Gophers Lose to Illinois 62-49

Brad Rempel-USA TODAY Sports

The Gophers lost to Illinois at home 62-49. The Gophers fall to 17-10 on the season and 6-8 in Big 10 play. Minnesota came out strong at the beginning of the game. (At least I think they did. Thanks to BTN's ridiculous overflow policy, I watched the end of the OSU-Northwestern blowout instead of the first four minutes of the Gopher game). After jumping out to an early 14-3 lead, the Gophers were beat in all facets of the game. It was Minnesota's worst performance of the year. The four factors are below:

Team ORtg eFG% OR% TO%
Minnesota 89.4 41.2 43.2 27.4
Illinois 110.7 51.1 29.6 19.6

Pictures are worth a thousand words, so here's the TL;DW of the game.

Dumpster-fire_medium

via breakthehuddle.com

One may look at that Four Factors line and suspect that the Gophers played an excellent basketball team. I want to make it clear that Illinois is not a good team. The Illini are a jump shooting team who cannot make jump shots. They were 1-10 in their last 11 games. On this night they made the Gophers look like Chaminade, and that might be unfair to Chaminade. Illinois took to heart Jane Austen's famous point that shooters in possession of WIDE OPEN LOOKS must make shots at an above average clip. At least I think it was Jane Austen because even famous authors who had died prior to the invention of basketball would have looked down at Minnesota's defensive effort. Before this game, Illinois had not broken 41% in conference play from deep. They went 8-11 from behind the arc. Kendrick Nunn led all scorers with 19 points, double his previous best output of the season.

On offense the Gophers were simply awful. Minnesota was 4-24 from behind the arc. Malik Smith was 0-6. Austin Hollins was 0-4. Dre Hollins was 3-11. Some of those shots were well contested; far too many of them were just plain bad. In fact, that could be said about the offense generally. Despite having a clear talent advantage inside, the Gophers failed to get the ball into the post. Minnesota's spacing was consistently poor. On two plays, a Minnesota player prevented another Minnesota player from scoring by getting in the way.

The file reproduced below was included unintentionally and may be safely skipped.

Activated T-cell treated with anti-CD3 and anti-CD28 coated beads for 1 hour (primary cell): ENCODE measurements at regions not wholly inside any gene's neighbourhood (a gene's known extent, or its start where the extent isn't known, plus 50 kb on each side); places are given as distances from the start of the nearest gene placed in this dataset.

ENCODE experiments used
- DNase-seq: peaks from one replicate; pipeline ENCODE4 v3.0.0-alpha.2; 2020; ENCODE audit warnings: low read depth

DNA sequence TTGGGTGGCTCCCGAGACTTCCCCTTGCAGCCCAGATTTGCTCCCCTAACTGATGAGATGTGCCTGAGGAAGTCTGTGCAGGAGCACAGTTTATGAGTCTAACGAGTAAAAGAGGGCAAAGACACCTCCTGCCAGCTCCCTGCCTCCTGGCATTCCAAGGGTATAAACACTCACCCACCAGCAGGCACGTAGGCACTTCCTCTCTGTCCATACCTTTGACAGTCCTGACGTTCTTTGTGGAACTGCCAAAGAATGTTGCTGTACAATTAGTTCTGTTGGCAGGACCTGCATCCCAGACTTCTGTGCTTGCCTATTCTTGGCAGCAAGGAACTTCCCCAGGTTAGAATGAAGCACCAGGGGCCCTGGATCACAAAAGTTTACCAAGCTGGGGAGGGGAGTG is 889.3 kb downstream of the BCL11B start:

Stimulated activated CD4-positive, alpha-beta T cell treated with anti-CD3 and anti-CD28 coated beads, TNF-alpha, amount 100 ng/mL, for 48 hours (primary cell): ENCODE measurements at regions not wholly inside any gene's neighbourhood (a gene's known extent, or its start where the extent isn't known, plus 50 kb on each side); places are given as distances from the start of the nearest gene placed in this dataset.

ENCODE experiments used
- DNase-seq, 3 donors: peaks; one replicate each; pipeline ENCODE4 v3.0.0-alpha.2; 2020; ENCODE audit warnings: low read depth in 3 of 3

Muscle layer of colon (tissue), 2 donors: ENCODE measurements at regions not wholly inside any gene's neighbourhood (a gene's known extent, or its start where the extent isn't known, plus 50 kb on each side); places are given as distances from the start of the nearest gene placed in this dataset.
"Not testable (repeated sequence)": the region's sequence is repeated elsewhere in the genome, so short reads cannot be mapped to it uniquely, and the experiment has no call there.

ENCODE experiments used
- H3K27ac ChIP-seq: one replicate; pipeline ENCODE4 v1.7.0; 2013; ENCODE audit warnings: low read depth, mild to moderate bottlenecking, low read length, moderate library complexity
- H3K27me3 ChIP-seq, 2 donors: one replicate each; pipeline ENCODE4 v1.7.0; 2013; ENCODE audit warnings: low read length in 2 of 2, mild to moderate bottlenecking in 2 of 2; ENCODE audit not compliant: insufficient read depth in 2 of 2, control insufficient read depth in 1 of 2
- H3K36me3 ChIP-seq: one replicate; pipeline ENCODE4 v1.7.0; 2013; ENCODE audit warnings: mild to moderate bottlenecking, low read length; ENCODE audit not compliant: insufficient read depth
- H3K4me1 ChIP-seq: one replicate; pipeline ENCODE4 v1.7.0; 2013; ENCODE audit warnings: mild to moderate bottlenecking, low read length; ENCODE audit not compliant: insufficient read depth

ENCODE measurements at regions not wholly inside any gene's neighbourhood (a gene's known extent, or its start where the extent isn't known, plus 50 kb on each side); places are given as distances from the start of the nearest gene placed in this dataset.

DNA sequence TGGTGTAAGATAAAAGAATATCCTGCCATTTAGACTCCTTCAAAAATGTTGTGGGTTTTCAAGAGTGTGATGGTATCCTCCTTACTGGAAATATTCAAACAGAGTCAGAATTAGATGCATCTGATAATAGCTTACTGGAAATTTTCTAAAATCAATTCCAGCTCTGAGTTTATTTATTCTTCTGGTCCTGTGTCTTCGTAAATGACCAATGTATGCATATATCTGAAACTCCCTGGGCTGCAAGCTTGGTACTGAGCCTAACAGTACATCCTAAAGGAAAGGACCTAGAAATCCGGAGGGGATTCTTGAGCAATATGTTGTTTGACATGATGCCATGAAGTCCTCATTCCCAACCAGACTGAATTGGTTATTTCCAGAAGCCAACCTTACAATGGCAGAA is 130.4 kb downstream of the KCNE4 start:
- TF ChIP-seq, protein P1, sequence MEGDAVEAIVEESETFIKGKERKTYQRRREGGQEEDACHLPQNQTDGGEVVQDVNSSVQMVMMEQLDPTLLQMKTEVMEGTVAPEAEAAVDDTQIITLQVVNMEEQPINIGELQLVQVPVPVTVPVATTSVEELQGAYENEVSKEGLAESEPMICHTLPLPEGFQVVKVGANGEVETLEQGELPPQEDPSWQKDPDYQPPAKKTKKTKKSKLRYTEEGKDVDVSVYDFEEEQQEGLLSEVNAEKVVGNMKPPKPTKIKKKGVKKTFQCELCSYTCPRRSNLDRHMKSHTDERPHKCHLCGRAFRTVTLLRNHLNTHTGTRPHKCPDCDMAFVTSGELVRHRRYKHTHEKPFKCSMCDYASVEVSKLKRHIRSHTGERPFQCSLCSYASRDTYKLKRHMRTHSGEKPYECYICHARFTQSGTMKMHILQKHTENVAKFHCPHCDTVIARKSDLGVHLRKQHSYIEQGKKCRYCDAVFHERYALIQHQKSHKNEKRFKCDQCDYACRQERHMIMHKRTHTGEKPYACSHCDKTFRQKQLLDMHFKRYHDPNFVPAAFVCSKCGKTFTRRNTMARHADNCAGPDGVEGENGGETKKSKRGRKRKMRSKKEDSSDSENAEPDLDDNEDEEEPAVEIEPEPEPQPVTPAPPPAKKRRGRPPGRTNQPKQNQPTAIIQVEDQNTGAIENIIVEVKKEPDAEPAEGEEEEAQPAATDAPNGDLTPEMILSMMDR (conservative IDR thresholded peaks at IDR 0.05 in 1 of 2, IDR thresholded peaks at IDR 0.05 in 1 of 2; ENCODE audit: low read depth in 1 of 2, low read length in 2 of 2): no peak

Lest you think the Gophers avoided making silly mistakes, Minnesota had two inbound violations. In my entire basketball watching existence I have never seen two inbound violations in a game. Neither violation occurred with Illinois having a defender on the inbounder. What's baffling is that during the game the Gophers made some great offensive plays. Joey King had a sequence where he came off a screen, caught the ball on the wing, faked his defender and then made a nice pass to Mo Walker for a layup. The Gophers are a much smarter basketball team than their effort demonstrated.

Other notes

Never has a coaching interview sponsored by a funeral chapel been more apt.

Minnesota next plays Ohio State on Saturday February 22nd.

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